U.S Citizens Demands Courts to Re-Instate Net Neutrality Rules

United States FCC chairman Ajit Pai
Lie face

As Internet Service providers like AT&T, Verizon and Comcast Corp prepares to release new user policy agreements that will allow them to create fast lanes, Web Users world wide are fighting back.

Ninety percent of American Citizens reject the FCC’s argument that enhanced transparency will allow market forces to ensure consumer access to an open internet.

“It is irrational to think that transparency regarding ISP practices alone can protect net neutrality for the millions of

consumers who cannot switch providers; they must either accept their ISPs’ disclosed traffic management practices or go without internet access,” the internet groups wrote.


Web users also question the legal basis the FCC cites for imposing the new transparency requirements on providers after the commission said it had no legal basis to maintain net neutrality rules.

The states’ lawsuit also asked the appeals court to reverse the FCC’s effort to preempt states from imposing their own rules guaranteeing an open internet.

Several internet companies filed a separate challenge last week to overturn the FCC decision, including Mozilla Corp, Vimeo Inc, Etsy Inc, and numerous media and technology advocacy groups.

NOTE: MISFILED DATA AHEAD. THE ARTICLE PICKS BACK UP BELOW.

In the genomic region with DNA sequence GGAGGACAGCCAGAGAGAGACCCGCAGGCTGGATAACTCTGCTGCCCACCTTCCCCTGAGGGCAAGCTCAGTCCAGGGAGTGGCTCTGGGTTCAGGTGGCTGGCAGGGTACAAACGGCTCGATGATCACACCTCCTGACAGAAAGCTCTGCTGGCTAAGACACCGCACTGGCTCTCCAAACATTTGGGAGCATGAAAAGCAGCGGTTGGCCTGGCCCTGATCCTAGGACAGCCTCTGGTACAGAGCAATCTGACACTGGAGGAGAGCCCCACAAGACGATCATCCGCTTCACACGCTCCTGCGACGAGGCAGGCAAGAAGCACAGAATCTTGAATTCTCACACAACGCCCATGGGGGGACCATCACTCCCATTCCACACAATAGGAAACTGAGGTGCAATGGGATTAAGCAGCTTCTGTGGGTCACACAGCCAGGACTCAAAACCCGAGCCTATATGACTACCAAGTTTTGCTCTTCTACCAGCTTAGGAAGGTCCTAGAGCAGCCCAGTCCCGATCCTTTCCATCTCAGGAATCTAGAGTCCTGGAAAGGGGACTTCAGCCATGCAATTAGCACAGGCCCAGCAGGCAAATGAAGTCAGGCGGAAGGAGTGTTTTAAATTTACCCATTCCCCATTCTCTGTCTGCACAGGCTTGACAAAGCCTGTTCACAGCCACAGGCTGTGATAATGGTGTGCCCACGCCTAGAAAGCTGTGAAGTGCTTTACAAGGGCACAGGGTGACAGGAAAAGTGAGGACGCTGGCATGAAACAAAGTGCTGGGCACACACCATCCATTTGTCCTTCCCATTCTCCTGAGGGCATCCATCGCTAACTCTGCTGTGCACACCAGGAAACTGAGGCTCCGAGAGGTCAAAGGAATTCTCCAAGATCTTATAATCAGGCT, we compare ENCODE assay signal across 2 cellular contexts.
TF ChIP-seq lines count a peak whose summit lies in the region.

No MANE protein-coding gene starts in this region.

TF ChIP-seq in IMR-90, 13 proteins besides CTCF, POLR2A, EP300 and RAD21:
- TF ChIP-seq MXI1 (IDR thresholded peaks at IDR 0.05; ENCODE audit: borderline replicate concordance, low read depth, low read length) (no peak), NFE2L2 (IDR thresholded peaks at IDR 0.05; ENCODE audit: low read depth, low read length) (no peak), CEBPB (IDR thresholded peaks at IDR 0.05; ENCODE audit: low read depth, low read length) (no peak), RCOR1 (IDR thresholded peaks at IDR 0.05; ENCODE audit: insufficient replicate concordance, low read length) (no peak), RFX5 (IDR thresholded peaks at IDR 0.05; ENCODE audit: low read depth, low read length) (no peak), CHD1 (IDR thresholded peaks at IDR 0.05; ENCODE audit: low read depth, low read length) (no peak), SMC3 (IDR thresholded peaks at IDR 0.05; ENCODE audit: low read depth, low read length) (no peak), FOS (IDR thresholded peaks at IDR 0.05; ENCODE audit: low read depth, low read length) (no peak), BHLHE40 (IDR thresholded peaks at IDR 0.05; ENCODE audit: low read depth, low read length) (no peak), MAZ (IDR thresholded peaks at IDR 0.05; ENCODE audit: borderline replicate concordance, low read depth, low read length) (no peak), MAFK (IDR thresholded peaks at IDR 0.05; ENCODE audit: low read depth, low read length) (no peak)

Others have told the court they plan to back the effort to reverse the net neutrality repeal, including New York City, eBay Inc and some members of Congress.

FCC Chairman Ajit Pai has repeatedly said he believes the rules will be upheld and will encourage additional investment by providers. The internet groups brief rejected the argument that the net neutrality rules had led to diminished investment.

The FCC did not immediately comment on the internet groups’ legal brief.


The net neutrality repeal was a win for internet service providers, like Comcast Corp, AT&T Inc and Verizon Communications Inc, whose practices faced significant government oversight and FCC investigations under the 2015 order.

The U.S. Senate voted in May to keep the Obama-era internet rules, but the measure is unlikely to be approved by the House of Representatives or the White House.